§ 23. Mr. Michael Latham
asked the Secretary of State for Education and Science whether she is now in a position to make a statement on the review by Committee B on the timing of the rectification 218 of the anomaly regarding the salaries of university teachers.
§ The Minister of State, Department of Education and Science (Mr. Gordon Oakes)
As my right hon. Friend told the House on 5th May, agreement was reached in the negotiating committee that day that the anomaly in university teachers' pay would be rectified in two approximately equal stages on 1st October 1978 and 1st October 1979. I welcome this agreed solution to a long-standing and difficult problem.
§ Mr. Gould
Is my hon. Friend aware that there is considerable satisfaction in the universities that a long-standing problem is at last on the way to being resolved? Will he also recognise that the last few years of financial constraint on both staff and resources has damaged morale in the universities and that what is now needed is renewed evidence that the Government place a proper value on the contribution they are able to make?
§ Mr. Oakes
I am aware of considerable satisfaction in the universities that a promise made was a promise kept by this Government in this matter. I am also aware that because of that difficulty there has been some lowering of morale. I hope that that will now pass away and that morale will be quickly restored to normal, as I am sure it will be.
§ Mr. Latham
Is the Minister aware that those of my constituents who are lecturers at the universities of Leicester, Loughborough and Nottingham will be glad that progress has been made in this way? But they will be well aware that a great deal of time elapsed before a settlement could be reached, and they deeply regret that dilemma.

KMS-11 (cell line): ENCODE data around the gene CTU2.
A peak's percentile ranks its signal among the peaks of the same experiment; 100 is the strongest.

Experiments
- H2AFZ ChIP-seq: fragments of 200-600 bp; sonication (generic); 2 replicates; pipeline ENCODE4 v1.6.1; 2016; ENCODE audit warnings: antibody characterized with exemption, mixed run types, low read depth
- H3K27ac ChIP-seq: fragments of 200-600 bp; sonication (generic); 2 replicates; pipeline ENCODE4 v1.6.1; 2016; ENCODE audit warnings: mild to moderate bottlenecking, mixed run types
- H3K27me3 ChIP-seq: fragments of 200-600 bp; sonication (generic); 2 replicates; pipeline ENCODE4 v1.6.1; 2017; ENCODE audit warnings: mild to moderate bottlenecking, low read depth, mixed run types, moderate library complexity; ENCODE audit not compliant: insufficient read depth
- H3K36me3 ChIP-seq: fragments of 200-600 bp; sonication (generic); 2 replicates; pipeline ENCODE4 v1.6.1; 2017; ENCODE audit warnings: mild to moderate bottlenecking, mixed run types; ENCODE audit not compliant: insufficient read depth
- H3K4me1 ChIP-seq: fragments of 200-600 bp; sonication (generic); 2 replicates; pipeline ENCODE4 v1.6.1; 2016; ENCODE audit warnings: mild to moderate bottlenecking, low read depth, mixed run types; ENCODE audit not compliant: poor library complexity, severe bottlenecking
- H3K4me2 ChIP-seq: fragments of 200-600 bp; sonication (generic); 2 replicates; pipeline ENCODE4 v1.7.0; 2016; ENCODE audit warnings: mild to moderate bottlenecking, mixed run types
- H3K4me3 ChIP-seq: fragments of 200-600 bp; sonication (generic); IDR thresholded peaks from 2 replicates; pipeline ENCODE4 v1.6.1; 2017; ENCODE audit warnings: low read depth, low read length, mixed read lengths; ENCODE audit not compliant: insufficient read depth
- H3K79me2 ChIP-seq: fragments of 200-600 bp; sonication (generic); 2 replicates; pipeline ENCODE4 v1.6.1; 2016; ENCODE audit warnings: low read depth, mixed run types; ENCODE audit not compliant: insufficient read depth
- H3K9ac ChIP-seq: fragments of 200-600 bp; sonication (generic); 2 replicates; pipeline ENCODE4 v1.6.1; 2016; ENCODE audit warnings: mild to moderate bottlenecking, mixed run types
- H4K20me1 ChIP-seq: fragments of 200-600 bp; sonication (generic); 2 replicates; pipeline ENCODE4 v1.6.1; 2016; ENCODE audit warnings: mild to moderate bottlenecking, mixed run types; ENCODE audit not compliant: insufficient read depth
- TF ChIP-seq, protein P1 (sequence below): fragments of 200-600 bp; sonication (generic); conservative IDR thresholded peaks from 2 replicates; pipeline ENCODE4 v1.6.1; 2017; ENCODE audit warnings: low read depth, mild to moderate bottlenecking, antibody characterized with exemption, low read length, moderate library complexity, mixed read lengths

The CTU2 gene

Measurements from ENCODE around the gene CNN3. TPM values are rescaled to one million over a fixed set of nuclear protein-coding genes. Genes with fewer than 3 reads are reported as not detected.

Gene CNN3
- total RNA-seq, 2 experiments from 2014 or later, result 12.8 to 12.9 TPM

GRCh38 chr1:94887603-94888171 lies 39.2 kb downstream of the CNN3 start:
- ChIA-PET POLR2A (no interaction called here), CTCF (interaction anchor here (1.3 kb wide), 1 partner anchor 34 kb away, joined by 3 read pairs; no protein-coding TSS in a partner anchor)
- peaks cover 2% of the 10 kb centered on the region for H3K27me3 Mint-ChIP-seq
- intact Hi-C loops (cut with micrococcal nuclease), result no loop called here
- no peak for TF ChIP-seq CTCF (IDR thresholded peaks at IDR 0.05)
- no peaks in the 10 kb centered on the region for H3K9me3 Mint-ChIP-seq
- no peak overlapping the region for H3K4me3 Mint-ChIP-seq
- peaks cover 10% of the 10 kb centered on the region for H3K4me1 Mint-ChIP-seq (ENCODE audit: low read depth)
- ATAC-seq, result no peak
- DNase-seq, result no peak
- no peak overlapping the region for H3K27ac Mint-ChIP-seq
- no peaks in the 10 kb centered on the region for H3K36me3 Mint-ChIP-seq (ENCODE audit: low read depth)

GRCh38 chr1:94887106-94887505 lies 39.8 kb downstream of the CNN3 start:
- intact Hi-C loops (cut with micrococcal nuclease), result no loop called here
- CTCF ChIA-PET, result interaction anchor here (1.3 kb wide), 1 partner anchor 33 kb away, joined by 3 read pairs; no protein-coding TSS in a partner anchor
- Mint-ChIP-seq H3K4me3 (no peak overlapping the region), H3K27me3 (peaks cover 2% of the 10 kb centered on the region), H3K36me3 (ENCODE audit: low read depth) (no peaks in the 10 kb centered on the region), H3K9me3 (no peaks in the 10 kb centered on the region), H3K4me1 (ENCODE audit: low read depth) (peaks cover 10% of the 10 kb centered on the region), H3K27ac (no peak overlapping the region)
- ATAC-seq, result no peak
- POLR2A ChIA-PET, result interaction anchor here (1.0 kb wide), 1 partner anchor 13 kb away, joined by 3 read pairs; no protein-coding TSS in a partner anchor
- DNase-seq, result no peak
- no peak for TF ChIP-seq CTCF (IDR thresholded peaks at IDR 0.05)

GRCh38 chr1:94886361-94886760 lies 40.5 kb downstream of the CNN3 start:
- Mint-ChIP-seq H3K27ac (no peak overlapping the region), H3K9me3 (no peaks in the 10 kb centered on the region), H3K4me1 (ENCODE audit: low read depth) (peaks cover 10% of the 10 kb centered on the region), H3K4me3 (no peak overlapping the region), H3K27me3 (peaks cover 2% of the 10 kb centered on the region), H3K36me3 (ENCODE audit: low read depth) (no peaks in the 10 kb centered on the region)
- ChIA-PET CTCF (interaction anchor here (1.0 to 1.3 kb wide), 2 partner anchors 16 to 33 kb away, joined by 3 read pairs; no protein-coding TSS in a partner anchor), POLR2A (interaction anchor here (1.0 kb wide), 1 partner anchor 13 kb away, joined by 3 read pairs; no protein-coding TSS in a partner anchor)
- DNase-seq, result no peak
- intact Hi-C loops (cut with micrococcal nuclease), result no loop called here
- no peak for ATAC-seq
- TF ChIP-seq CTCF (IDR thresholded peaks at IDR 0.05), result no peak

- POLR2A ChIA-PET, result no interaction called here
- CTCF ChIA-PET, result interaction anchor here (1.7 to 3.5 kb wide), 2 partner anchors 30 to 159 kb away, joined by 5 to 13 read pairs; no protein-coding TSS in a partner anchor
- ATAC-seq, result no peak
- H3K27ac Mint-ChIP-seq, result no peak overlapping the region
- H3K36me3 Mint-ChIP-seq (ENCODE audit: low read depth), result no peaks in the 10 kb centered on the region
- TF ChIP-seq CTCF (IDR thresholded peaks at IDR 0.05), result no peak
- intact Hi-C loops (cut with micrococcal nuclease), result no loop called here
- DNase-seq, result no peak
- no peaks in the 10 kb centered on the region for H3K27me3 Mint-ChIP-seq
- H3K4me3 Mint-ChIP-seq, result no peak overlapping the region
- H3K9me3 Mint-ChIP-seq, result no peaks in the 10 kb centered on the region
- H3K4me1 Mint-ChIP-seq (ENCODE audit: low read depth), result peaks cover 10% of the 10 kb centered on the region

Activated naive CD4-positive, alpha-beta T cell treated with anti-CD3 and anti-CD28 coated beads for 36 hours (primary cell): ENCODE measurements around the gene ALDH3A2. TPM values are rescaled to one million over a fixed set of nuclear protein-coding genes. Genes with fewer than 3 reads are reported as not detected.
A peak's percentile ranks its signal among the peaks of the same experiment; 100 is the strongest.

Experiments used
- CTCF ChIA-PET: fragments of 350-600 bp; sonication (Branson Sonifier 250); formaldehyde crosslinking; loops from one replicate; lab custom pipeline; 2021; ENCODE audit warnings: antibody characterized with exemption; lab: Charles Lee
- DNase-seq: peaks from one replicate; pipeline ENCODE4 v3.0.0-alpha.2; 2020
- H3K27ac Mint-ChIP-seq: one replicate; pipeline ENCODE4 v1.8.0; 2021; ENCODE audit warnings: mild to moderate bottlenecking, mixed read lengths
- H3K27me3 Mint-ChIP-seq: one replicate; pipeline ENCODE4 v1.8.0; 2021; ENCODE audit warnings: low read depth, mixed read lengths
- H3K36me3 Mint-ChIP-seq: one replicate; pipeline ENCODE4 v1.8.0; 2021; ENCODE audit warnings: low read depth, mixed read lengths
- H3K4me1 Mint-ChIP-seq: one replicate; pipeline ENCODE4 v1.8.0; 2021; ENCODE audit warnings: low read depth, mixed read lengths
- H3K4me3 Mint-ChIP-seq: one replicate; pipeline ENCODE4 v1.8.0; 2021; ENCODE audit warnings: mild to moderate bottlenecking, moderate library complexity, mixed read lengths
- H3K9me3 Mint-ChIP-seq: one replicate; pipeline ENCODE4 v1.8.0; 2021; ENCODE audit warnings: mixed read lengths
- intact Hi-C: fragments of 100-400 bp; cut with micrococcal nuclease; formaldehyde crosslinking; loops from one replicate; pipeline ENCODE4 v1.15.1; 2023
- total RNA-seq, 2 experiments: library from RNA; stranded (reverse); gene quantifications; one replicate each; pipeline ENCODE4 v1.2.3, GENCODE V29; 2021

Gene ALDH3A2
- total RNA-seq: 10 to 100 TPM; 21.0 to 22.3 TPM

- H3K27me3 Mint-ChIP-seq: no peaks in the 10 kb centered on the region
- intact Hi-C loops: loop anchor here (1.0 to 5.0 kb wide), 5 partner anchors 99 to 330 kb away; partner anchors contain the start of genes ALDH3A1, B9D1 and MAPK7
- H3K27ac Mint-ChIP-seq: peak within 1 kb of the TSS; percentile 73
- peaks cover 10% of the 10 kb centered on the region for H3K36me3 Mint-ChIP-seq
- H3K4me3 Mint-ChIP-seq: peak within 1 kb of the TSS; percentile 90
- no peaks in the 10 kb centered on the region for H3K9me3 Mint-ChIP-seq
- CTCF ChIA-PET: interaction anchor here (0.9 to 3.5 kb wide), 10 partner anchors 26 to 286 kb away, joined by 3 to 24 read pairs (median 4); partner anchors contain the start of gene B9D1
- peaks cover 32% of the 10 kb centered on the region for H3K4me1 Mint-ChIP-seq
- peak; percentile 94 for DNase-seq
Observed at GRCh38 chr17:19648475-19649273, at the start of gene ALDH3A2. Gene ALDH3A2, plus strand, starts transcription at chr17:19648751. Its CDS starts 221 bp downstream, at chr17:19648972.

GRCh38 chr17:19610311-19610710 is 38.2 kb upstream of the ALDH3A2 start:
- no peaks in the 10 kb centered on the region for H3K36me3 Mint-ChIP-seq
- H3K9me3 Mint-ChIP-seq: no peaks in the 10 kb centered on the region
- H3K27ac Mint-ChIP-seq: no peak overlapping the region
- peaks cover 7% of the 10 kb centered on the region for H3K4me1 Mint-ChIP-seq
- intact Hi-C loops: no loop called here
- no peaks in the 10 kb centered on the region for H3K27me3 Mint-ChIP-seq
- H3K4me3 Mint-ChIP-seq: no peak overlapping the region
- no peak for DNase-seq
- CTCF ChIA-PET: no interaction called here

§ Mr. Grocott
Is not one of the main problems that bedevil pay settlements in higher education the fact that divisions exist between universities on the one hand and polytechnics and colleges of further education on the other? Is it not the case that we shall get some sanity 219 at this level of education only if we have a common comprehensive system of further and higher education?
§ Mr. Oakes
My hon. Friend has raised a very much wider question, but, as the whole House is aware, there has been an anomaly with university teachers' pay which has existed since 1975. Promises were made by two Secretaries of State that it would be remedied, and I am delighted that it has now been remedied.
§ Dr. Hampson
How can the Minister of State say that when the Government, in keeping that promise, have drifted and dithered right up to the point at which university staff threaten not to mark finals examinations? Does he believe that that sort of treatment will keep people of brilliance and talent on £4,000 or £5,000 a year in British universities?
§ Mr. Oakes
We did not drift and dither. There was a threat of this form of industrial action, but the university teachers won their case because of their lack of power of industrial action, which proves that the Government are fair to all sections of the community, whether they have industrial muscle or not.
§ Mr. St. John-Stevas
Will the Minister of State accept that repentance of a sinner is always welcome, even if it is on a death bed?